Although some teachers consider doodling to be a purposless and counterproductive activity, some studies show that doodling in class can help improve focus and overall benefit students.
“The physical act of doodling is a manifestation that a student’s brain is already distracted and not paying attention to what’s happening,” upper school math teacher Jeff Snapp said. “Their attention has already been diverted to their design or whatever form their doodling takes.”
Upper school English teacher Sasha Watson, who occasionally doodles herself, agrees that doodling can only have a negative effect on students during class.
“Doodling takes away from the focus needed to really listen and to really respond to what people are saying,” Watson said. “Especially in a discussion based class, everyone who’s not engaged is actually taking something away from the group.”
Teachers are not the only ones who disapprove of doodling. Josh Shapiro ’14 agrees that there are no benefits to doodling in class.
“I never doodle because I know I’ll be tuning out my teacher,” Shapiro said. “Taking down good notes in class is hard enough, so I wouldn’t want to increase my chances of missing important information.”
Despite the opposition, many students still feel the need to doodle in class.
“I doodle all the time. It helps me focus in class, because instead of letting my mind wander off and think about something else, I’m still listening to the teacher, but I’m using doodling as an outlet for my distraction,” Juliette West ’14 said.
Though it is difficult to draw a direct correlation between doodling and improved focus during class, a study published in the journal “Applied Cognitive Psychology” in 2009 found that doodling can aid memory. The test, conducted by psychologist Jackie Andrade of the University of Plymouth in southern England, demonstrated that doodlers actually remember more than non-doodlers when asked to retain information from a lecture or meeting.
In her experiment, Andrade asked 40 participants to listen to a “rather dull” voicemail inviting someone to a 21st birthday party.
The voicemail was a continuous ramble in which the speaker mentioned her redecorated kitchen, someone’s sick cat, a new house, and a vacation that involved museums and rain. She mentioned eight place names and eight people who were definitely coming to the party.
Andrade instructed half the participants to shade in some squares and circles on a piece of paper while they listened to the voicemail, without telling them specifically to “doodle.” The other half of the participants did not doodle. All participants were asked to write the names of the people mentioned by the speaker that were coming to the party, meaning the doodlers had to constantly switch between their doodles and their lists.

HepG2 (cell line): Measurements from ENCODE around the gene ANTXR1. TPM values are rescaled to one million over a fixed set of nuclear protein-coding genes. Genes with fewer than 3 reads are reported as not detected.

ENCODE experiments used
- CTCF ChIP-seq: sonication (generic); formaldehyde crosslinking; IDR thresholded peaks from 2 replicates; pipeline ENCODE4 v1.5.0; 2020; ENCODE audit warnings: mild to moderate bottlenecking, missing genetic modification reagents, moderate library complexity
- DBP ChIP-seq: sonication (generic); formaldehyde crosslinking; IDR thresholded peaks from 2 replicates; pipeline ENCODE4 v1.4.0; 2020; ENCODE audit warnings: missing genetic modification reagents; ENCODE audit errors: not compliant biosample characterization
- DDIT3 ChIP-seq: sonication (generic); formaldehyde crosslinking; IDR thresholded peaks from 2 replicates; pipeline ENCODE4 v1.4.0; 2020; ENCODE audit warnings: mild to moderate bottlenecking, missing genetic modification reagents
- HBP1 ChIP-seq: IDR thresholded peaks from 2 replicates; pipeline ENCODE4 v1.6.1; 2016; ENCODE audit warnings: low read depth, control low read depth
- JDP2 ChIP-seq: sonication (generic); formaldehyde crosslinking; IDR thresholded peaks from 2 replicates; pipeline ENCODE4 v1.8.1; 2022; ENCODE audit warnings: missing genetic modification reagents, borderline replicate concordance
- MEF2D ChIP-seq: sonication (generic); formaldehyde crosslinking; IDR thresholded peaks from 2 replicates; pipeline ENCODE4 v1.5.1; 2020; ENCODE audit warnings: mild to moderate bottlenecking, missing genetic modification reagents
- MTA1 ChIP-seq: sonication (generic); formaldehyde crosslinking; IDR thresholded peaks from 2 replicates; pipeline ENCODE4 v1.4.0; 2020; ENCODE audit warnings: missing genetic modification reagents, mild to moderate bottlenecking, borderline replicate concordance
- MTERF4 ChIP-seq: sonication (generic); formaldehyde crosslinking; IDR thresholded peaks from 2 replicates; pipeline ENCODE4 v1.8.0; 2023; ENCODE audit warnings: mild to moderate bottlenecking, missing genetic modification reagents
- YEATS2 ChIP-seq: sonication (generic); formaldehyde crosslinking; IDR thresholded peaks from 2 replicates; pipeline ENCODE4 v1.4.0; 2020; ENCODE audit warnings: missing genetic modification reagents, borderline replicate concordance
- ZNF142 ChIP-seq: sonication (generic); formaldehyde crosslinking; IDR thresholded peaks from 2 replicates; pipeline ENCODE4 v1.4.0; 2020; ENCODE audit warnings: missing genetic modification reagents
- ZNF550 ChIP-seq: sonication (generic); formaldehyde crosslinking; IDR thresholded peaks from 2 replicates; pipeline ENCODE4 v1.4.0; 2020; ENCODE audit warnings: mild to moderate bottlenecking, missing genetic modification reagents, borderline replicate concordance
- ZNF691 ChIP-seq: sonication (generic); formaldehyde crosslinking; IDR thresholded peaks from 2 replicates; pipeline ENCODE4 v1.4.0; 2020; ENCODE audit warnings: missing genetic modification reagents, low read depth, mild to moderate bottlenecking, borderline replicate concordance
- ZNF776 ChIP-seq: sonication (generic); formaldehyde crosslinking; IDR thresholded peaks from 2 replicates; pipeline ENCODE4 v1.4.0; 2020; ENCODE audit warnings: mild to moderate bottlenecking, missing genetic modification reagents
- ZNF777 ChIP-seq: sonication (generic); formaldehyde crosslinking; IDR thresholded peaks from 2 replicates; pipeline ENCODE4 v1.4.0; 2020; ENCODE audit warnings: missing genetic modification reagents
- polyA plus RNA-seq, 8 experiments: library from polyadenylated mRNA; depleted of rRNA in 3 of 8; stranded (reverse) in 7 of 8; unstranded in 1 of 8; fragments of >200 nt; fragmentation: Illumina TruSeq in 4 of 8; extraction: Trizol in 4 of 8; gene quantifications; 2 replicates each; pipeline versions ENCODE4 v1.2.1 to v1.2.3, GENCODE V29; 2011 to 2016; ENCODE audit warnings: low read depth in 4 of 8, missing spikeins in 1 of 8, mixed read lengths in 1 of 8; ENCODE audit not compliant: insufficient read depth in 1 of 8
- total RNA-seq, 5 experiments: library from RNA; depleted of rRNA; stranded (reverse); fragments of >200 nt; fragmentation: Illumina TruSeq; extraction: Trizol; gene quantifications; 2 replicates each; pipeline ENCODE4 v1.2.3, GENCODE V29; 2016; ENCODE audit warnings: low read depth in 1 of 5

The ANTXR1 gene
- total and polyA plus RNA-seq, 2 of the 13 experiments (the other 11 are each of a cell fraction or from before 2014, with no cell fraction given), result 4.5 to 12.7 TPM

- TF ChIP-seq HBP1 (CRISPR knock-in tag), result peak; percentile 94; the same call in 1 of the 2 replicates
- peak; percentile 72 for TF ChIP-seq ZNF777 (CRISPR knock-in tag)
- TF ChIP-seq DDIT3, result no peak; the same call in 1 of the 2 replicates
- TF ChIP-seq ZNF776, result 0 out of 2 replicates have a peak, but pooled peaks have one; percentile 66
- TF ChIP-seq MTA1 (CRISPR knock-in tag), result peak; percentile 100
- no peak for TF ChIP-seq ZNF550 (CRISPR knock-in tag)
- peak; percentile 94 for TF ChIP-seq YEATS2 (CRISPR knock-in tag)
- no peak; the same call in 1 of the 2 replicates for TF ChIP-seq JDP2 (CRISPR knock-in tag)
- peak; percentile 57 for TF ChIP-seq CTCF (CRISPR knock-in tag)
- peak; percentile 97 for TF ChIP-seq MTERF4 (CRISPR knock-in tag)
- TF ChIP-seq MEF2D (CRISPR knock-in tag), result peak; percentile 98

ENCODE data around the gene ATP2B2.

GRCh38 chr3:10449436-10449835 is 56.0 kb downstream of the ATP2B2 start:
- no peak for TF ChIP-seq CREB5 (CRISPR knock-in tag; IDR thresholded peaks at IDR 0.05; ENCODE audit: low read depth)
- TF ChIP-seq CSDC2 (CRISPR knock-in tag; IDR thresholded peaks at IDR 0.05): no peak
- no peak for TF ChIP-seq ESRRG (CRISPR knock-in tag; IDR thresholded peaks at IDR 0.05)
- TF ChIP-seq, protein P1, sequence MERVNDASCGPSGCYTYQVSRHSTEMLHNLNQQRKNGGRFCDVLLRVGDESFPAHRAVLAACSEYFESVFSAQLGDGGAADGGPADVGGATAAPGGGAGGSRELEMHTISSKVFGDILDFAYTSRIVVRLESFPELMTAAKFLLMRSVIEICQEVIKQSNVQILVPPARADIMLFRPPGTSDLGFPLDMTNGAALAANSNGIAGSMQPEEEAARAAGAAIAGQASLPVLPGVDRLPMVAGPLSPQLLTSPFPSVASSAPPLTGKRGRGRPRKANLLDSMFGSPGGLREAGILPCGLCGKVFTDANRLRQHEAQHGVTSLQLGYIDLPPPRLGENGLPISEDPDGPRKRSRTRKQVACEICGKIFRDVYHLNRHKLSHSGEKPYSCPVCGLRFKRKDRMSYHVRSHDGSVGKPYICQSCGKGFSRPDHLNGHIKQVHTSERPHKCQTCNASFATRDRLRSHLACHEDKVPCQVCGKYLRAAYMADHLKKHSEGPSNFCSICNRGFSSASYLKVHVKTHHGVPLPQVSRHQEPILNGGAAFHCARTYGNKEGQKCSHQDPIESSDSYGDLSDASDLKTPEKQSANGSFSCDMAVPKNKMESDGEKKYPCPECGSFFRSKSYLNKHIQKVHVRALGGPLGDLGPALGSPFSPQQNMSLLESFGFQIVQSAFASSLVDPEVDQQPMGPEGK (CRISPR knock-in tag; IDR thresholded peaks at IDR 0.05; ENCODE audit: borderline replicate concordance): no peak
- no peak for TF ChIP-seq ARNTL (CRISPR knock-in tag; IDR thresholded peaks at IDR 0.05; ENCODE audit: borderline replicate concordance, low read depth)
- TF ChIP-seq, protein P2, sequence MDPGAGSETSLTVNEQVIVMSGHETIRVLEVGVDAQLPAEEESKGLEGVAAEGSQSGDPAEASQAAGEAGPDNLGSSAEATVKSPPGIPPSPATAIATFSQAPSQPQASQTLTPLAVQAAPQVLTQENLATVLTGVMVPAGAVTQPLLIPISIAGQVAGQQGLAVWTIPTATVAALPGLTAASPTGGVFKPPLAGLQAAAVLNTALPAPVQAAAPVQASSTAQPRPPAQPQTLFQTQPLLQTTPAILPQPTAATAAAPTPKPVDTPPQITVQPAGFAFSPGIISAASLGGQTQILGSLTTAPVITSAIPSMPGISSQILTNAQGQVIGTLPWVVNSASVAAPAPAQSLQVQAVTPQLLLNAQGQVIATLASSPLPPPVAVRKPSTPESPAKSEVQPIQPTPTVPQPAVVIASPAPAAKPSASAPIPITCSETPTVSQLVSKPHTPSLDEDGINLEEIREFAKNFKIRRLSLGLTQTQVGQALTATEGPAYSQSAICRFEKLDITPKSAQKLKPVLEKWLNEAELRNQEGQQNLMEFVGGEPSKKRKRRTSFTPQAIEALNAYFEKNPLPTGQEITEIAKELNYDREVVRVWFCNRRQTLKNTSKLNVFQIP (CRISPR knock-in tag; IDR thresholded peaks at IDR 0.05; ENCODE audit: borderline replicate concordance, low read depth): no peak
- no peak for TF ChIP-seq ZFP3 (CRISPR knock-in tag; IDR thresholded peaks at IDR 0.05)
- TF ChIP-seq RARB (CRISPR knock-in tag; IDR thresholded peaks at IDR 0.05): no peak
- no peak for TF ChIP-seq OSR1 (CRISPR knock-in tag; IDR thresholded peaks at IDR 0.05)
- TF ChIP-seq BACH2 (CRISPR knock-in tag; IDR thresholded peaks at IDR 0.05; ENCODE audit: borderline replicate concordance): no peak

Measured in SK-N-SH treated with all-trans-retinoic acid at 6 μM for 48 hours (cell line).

After listening to the tape, all 40 participants were asked to recite the place names and the names of the people attending the party without looking at their lists. On average, those who doodled were able to remember 29 percent more than those who did not.Andrade’s study clearly separates daydreaming from doodling and proves that doodling does aid memory.
When you daydream, your brain focuses on something else entirely. However, when you doodle, your brain is forced to use enough energy to refrain from daydreaming but not so much that you don’t pay attention to the lecture or meeting that is taking place, Andrade found.
Essentially, doodling stops your brain from reaching the point of daydreaming where you would divert your attention to something else entirely, causing you to focus more and retain information better.
G. D. Schott, a neurologist at the The National Hospital for Neurology and Neurosurgery in London, found similar results to Andrade’s study. He concluded that “doodling is a motor act, and when occurring under conditions such as impatience, boredom, and indecision, it seems to alleviate those conditions.”
“Providing pencil and paper to the anxious, the distressed, and the disturbed might even have unexpected therapeutic benefits,” Schott said.
School psychologist Luba Bek says different people learn best in different ways. Some people are auditory learners, meaning they depend on hearing and speaking to learn; some are visually-oriented, meaning they learn concepts and ideas best by seeing a visual represention of them and others are kinesthetic learners, meaning that movement while acquiring information helps them to retain new material better.
Kinesthetic learners “have to engage in some sort of activity alongside with learning.,” Bek said. “Sometimes it is fidgeting, sometimes it is walking back and forth while doing homework, and quite often it is doodling while listening to lectures and/or talking on the phone.”
“One time, a teacher called me out on doodling too much during class. She said I wasn’t paying enough attention and asked me to put my pencil down,” Mara Goeckner ’14 said. “I wish she would’ve asked me what the last thing she had said was, because I could have recited it to her word for word.”